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Fall starts, but thermometer rises
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Fall starts, but thermometer rises

Fall starts, but thermometer rises

Fall starts, but thermometer rises

The first day of Autumn started with refreshing temperatures this morning thanks to dry air (dew points in the mid 50s) morning lows were mostly in the mid to upper-50s:

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Dry air cools quickly after dark but warms quickly during the day. The dry ground also helps to heat the air because less of the sun’s energy has to go into evaporation. Therefore, the soil heats more rapidly when it’s dry, giving that heat to the air. This is called a “positive feedback loop” and is why heat and drought often re-enforce each other and go together. 

Don’t bother with the equinox EGG STANDING thing, that is an old myth. Scientific tests have shown there is no better chance of standing an egg up on the equinox as any other random day of the year. 

This was researched as far back as 1947 and as recently as the 1980s and found to be untrue, but the old wives tale refuses to die. I guess not enough Americans read.

So while it is the first day of Autumn mother nature is going in the other direction, something forecast since last week. Temperatures running 10 degrees or more above-average in the afternoons. But at least it is a DRY HEAT so we don’t have a heat index of 105 as would be the case in a July or August heat wave.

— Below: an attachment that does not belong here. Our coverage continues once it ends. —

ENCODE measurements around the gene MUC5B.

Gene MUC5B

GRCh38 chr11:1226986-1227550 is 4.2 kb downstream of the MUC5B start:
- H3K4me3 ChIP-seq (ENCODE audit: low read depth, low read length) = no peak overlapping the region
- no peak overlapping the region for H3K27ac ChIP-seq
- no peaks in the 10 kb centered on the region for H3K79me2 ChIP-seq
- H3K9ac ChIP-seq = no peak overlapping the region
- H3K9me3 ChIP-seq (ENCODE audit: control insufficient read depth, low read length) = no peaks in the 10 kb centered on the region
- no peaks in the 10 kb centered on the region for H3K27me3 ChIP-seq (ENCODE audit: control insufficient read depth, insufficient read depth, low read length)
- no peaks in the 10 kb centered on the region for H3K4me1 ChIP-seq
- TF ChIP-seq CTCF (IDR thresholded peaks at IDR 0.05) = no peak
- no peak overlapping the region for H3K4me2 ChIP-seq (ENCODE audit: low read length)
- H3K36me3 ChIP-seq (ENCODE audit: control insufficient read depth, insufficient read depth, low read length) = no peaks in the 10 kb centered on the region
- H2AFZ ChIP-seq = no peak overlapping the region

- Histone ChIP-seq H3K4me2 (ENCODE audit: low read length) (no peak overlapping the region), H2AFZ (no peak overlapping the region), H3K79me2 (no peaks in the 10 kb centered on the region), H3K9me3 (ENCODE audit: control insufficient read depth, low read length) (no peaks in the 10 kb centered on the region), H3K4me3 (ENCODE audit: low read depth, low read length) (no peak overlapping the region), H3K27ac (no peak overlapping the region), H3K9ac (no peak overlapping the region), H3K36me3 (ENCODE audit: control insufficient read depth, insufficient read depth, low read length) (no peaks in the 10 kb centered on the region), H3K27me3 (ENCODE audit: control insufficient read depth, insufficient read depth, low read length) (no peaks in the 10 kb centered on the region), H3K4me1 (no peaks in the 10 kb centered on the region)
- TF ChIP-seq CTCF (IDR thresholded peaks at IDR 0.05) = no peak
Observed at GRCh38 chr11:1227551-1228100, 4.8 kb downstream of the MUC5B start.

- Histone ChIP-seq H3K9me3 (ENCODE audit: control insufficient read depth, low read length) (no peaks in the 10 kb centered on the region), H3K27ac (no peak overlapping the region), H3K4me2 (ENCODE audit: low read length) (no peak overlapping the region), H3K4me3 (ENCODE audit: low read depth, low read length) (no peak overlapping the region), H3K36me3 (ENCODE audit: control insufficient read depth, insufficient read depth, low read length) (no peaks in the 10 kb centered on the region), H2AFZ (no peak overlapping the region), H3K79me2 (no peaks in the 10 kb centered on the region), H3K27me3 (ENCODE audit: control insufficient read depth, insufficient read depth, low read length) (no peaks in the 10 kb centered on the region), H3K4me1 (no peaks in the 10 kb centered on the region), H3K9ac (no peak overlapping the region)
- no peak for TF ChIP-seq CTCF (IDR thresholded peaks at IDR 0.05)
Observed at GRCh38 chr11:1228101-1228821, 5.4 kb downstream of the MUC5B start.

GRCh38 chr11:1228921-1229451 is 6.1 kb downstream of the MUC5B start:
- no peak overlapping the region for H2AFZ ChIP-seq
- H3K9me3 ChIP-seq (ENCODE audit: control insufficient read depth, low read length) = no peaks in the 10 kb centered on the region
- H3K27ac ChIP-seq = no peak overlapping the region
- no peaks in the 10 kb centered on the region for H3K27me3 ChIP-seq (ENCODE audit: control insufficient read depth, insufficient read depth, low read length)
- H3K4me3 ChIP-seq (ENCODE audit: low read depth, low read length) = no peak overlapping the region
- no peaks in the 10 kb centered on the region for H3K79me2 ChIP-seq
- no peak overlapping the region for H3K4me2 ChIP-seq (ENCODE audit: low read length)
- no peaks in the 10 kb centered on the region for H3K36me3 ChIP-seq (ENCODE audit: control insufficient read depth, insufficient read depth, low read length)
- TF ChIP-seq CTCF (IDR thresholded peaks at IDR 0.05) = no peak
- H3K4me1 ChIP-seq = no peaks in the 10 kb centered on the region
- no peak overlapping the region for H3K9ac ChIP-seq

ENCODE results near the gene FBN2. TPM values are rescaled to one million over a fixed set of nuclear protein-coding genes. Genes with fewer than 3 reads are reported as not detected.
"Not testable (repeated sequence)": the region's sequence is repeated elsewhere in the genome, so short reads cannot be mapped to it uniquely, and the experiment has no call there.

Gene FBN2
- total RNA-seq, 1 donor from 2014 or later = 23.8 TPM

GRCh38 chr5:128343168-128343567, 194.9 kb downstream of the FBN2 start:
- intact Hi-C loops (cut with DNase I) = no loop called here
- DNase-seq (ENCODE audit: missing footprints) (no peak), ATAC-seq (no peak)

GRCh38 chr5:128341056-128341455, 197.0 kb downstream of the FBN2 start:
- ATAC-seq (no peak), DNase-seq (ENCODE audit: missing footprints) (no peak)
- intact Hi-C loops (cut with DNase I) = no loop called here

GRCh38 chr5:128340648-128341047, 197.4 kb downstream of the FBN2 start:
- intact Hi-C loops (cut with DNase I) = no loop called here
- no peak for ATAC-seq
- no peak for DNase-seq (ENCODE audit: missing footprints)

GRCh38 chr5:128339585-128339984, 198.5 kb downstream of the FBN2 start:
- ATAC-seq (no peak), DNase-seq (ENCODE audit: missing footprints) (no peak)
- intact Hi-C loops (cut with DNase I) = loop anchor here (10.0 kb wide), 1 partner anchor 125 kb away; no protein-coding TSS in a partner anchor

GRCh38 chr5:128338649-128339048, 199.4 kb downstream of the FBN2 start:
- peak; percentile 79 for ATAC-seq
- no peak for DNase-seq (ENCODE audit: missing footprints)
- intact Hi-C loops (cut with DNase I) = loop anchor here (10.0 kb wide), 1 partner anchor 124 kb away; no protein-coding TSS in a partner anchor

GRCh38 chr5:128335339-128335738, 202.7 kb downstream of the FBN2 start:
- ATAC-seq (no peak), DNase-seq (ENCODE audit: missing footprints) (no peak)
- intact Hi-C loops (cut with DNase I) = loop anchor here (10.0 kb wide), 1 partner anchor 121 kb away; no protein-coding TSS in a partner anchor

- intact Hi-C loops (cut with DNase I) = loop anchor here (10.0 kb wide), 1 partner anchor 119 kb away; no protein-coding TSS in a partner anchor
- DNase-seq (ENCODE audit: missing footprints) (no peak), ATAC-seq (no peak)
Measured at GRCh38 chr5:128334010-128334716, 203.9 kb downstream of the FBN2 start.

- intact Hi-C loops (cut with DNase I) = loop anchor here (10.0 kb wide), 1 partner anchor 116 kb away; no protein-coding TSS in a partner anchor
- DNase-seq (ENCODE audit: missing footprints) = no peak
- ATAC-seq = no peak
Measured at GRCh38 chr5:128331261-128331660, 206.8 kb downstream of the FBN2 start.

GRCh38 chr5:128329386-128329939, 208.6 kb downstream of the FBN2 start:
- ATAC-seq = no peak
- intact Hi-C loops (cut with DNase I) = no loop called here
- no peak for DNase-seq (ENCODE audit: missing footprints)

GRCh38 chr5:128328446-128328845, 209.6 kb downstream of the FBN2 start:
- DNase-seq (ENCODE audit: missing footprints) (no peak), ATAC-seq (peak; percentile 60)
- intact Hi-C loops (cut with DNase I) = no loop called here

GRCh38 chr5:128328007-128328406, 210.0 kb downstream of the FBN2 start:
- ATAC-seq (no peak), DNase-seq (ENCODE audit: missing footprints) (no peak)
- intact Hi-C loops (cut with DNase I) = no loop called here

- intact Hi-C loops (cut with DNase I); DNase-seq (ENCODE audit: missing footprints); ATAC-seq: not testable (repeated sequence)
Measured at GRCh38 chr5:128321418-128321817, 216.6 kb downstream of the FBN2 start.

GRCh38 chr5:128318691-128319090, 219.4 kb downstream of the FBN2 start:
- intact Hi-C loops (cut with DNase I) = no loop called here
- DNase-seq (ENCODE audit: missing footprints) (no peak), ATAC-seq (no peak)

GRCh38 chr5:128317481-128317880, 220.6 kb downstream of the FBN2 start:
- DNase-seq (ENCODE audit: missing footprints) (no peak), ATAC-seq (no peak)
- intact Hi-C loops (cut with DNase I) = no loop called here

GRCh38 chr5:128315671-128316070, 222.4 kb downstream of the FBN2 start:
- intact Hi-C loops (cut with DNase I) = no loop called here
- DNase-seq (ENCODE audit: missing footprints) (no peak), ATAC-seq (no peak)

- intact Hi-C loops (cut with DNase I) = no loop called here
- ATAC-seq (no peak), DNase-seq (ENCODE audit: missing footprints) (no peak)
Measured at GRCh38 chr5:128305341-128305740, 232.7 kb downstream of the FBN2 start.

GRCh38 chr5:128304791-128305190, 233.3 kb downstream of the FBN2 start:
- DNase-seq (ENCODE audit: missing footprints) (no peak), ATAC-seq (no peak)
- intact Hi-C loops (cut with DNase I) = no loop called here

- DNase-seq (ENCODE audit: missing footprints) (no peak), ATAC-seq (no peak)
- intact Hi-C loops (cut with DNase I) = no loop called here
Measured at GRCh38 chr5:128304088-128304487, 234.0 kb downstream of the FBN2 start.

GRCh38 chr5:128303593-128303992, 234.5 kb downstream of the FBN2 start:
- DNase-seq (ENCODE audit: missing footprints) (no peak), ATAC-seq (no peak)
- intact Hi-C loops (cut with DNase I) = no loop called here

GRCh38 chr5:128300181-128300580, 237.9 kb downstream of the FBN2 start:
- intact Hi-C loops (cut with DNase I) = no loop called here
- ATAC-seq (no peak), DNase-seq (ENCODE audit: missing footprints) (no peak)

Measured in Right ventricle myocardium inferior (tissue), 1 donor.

None-the-less we could tie or break RECORD HIGHS Thursday/Friday. The record Thursday is 90 set in 1911 and 1986. The record Friday is 93 set in 1954. 

Little or no rain the next 7-12 days at least with above-normal high temperatures the whole time bringing us into October.

September is already in 2nd place for the hottest September on record behind only 1925!  This year will probably end up in first place since records began in 1878. 

Since the start of the year we are tied for First Place with 2012:

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Some sources have predicted a delayed peak autumn leaf change due to warm overnight temperatures. But locally our lows at night have been bouncing around from above to normal or slightly below normal so it’s difficult to forecast max leaf color.

As tree expert Rex Bastian points out:

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The dry weather and especially the daytime HEAT seems to be causing leafs on many trees this year to turn yellow or brown and fall off sooner than normal. The change seems to be starting 3-4 weeks earlier than normal.

Below is a map of typical conditions on October 12th, it seems we’ve been here for at least a week now:

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The cause of the drought and heat is a mega sized and mega strong upper-level high pressure ridge in the jet stream centered over the Southeastern U.S. and blocking the storm track well to our North and West:

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7-DAY AVERAGE RAINFALL ESTIMATE:

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WEEK 3-4 OUTLOOK:

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ECMWF MODEL ENSEMBLE 4-6 WEEK AVERAGE:

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So October looks to average above-normal in temperatures and below-normal in rainfall for at least the first half, if not the whole month. It would probably take a tropical system of some kind to prevent that from happening. 

One thing that is always in the back of my mind when we get extreme weather, the pendulum often swings so that many floods end in drought and many droughts often end in flood. It doesn’t HAVE to go that way and there’s no sign of it yet. But something to remember.

For more follow me on Twitter @MellishMeterWSB.

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